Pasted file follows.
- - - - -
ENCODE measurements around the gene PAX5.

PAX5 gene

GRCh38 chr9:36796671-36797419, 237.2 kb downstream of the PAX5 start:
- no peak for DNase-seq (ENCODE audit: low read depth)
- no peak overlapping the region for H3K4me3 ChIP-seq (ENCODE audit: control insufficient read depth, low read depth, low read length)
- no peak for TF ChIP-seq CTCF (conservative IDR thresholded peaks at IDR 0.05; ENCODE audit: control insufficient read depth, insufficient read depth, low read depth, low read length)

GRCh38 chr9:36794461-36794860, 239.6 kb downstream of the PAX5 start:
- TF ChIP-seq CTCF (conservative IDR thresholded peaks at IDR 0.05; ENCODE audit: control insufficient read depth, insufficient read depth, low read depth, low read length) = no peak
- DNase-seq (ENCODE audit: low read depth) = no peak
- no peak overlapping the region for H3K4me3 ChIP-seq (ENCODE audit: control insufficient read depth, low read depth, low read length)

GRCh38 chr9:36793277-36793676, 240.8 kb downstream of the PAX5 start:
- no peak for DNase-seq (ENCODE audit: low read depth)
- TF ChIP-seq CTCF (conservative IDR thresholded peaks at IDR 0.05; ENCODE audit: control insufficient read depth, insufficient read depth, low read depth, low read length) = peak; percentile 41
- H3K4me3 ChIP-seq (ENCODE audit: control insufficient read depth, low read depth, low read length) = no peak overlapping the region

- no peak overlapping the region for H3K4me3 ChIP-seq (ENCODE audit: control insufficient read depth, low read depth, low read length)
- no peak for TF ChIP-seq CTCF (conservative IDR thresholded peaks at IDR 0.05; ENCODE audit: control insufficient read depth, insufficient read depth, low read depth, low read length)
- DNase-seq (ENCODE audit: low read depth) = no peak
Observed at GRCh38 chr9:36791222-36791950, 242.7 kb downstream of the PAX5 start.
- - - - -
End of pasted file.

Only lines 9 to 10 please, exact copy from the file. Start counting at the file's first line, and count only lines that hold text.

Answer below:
- DNase-seq (ENCODE audit: low read depth) = no peak
- no peak overlapping the region for H3K4me3 ChIP-seq (ENCODE audit: control insufficient read depth, low read depth, low read length)